Wood Flooring – Pre-finished Versus Unfinished
Up until recently, the majority of wood flooring sales were unfinished. But now, more pre-finished is sold. This is partly due to the fact that pre-finished is cheaper because it does not require as much labor during installation. Also, the pre-finished has a more durable finish than the unfinished, so it is better for high traffic areas.
Pre-finished flooring has several coats of a protective surface finish, which is applied at the factory. Because you do not have to sand and finish the flooring once it goes down, you do not have the dust, noise or fumes.
Unfinished flooring is put down and finished on site. You do have the advantages of choosing a larger range of colors, stains and finishes. Also, unfinished is available in more widths and wood types and it can be matched very easily to existing wood floors. You will, however, have dust from the sanding, fumes of the staining and a big mess.
Personally, when we put hardwood floors in our home, we opted for the pre-finished. We already had wood in the foyer and the diningroom. The picture below was taken while the pre-finished wood was being installed.
The wood that is horizontal at the top of the picture was already in the house. It was unfinished when it was installed and finished at the site. I think even though we put down pre-finished, they match up well.
The Jenka Hardness Scale for Hardwood Flooring
The hardness scale is important because the hardness of the wood is an important aspect when shopping for hardwood floors for your home. One way to determine the hardness of the different types of wood is by using this.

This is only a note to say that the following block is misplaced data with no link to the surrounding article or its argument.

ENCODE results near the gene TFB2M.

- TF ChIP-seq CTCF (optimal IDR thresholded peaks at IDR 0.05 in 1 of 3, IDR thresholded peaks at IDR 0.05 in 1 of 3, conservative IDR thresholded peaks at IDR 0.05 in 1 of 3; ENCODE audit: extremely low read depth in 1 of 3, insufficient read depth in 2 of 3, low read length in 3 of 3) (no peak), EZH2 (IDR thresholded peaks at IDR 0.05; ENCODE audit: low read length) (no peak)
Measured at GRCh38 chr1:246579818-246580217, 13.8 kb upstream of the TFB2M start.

This scale has been around for a long time and was designed to measure the hardness of any wood. This helps you to determine the durability and quality of the wood, which in turn helps you make the best possible choice of hardwood flooring for your home.
Here is how the hardness test works. It measures the force needed for a .444-inch steel ball to embed itself to half its diameter in the hardwood. The hardness of the wood species is conveyed numerically as the pounds per square inch (PSI) of pressure required to put the ball into the hardwood. So, the higher the number, the harder the wood.
It is the industry standard for judging the ability of various hardwood flooring to withstand denting and wear. It also determines the effort required to either nail or saw that particular wood, so it also helps determine whether the hardwood is suitable for flooring.
It is interesting that the hardness of the wood is not just checked on the topside of the wood. It is checked on the bottom side and the ends as well. The reason for this is the wood species with grain will vary in thickness.
The benchmark, or the reference the industry uses for hardness, is the Red Oak flooring. It has a Janka rating of 1290.